‘What in the hell do you think you’re doing?’ For some reason it came out sounding like a disgruntled teaching upon finding some pupils smoking.
Sunny took the gun slightly out of her month, turned to face me with an icy stare and told me; ‘I’m about to kill myself, so please fuck off!’ She was clearly taken aback by my opening line, which hadn’t helped her mental state.
‘Okay I’m sorry, that was probably not what you wanted to hear. But I’m looking at my best friend sitting with a gun in her mouth, so you’ll have to forgive my brain being a little scrambled.’
‘Unless you get out quick you’ll be looking at your best friend pulling the trigger and her brain will be scrambled.’
‘I really don’t know what to say Sunny, I do know I don’t want you to pull that trigger. So if there’s anything you want me to say that will stop you getting trigger happy then please tell me.’
‘There’s nothing anybody can say,’ slowly put the gun back in her mouth and turned away, held it in two hands and put a finger on the trigger.
Sweat began to pour out of me and my heart rate increased still further. My vision became a little blurry as I envisioned the effects of Sunny pulling that trigger.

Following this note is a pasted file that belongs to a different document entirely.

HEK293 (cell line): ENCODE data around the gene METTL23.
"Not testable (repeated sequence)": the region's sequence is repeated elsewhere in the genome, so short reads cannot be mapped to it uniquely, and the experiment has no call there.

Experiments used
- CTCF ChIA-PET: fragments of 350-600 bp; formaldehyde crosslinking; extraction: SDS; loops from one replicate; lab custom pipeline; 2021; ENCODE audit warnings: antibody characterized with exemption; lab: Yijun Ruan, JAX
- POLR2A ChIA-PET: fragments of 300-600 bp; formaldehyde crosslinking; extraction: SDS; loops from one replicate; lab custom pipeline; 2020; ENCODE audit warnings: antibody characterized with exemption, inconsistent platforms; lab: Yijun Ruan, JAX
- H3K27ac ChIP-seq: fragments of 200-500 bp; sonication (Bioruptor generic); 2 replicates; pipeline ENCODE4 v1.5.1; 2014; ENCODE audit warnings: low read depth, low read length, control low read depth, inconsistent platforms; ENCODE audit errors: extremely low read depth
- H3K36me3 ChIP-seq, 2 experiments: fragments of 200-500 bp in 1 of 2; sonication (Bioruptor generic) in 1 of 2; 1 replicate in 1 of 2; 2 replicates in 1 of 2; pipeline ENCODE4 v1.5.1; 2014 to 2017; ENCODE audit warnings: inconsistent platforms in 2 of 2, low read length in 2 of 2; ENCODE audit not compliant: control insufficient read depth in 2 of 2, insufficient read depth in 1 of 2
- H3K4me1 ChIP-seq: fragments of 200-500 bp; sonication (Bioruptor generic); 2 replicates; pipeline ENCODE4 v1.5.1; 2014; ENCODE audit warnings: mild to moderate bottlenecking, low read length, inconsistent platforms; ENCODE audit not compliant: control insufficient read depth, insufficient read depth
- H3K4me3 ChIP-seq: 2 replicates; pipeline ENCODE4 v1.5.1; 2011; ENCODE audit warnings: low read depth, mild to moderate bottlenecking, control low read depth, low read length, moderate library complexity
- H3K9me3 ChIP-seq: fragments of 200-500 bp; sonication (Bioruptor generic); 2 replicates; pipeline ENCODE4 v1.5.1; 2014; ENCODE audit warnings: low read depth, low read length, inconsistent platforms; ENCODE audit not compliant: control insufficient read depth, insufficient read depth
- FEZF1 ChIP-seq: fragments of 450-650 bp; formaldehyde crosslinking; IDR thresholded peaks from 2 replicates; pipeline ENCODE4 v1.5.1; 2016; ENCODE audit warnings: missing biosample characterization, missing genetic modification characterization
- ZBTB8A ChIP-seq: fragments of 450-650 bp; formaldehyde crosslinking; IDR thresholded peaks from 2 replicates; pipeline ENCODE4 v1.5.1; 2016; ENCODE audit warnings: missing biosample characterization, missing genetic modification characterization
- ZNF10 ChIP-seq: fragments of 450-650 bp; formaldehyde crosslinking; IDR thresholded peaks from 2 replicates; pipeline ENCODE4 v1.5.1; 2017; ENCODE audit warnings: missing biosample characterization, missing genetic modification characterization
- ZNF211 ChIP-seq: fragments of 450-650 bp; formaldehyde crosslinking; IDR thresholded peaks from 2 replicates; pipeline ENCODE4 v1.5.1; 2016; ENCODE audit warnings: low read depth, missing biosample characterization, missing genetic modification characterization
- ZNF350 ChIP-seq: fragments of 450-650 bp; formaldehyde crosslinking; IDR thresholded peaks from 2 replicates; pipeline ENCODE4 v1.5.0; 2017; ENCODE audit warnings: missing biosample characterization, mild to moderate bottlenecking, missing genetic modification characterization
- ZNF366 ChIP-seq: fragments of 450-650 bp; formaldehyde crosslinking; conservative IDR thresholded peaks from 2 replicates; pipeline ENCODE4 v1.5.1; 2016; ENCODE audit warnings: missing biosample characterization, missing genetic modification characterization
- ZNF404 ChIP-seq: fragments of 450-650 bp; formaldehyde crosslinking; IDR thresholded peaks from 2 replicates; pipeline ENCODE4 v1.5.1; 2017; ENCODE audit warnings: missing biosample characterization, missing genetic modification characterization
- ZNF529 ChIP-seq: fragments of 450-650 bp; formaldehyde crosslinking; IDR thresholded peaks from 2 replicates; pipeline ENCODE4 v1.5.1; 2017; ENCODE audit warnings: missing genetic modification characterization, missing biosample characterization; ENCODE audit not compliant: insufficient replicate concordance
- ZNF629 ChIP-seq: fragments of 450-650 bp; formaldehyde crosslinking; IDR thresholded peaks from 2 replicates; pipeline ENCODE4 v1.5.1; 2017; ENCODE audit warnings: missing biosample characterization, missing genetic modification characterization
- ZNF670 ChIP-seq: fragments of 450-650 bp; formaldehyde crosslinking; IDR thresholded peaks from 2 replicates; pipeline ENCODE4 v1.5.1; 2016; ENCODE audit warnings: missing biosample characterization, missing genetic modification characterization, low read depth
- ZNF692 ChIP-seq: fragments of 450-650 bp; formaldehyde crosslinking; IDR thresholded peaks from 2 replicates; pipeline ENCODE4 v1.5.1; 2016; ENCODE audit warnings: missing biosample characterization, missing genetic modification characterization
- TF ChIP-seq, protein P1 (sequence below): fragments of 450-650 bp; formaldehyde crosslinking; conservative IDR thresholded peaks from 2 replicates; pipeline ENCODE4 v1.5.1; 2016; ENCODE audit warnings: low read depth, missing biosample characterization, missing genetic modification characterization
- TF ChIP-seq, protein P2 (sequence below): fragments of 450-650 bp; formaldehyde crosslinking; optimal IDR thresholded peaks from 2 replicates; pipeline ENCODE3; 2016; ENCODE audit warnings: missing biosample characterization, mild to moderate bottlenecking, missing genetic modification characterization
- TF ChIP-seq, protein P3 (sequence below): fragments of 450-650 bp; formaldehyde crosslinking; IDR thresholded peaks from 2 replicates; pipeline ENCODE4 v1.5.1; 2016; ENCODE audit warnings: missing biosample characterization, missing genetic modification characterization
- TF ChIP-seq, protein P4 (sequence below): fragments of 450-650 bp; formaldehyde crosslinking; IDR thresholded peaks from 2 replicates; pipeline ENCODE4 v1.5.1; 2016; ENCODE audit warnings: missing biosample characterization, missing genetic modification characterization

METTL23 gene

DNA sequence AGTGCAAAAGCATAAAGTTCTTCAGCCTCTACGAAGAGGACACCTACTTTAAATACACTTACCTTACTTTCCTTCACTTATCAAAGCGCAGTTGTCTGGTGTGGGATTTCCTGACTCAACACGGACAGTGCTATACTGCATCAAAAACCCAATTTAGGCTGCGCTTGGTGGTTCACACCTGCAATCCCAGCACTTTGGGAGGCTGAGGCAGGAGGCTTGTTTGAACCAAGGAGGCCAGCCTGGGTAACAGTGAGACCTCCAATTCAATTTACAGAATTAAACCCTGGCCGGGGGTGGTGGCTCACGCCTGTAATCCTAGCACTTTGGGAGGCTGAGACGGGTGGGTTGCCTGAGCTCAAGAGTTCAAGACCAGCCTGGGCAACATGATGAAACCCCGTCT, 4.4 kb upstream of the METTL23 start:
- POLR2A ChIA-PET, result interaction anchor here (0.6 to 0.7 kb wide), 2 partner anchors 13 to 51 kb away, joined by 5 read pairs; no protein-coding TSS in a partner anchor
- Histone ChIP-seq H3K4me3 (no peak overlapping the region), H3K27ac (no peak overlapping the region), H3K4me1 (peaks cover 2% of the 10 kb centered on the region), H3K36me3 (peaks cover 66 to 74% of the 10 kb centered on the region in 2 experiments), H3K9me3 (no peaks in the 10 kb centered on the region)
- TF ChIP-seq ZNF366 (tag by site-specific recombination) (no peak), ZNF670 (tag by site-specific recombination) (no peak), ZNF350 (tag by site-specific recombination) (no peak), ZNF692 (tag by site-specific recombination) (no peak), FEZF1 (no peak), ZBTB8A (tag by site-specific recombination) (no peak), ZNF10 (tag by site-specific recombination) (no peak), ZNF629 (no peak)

‘Wait!’ I found myself almost involuntarily screaming, before I managed to gain some sort of composure and control over the words I was speaking. ‘I’ve no clue what is going on here, and I suppose in the end it’s really not up to me whether you should live or die. But please can you at least tell my why, why are you feeling this bad? Don’t let me die wondering.’
Sunny closed her eyes, swallowed hard and took a deep breath. For two or three seconds I thought she was going to do it right then, paralysed by fear I was powerless to stop her. Her right index finger rested against the trigger and looked to be motioning to pull back, instead for now the only thing that burst out were floods of tears. After thirty seconds or so of sobbing with her lips still wrapped around the end of the gun, she withdrew the handgun, turned briefly to face me, then turned back to stare blankly straight ahead.
‘You really want to know?’
‘Of course I want to know.’
She wiped her eyes with one hand whilst keeping the gun in the other, took another deep breath and began to speak in that same distant and disillusioned tone, she had used when she described her ordeal as a fourteen year old.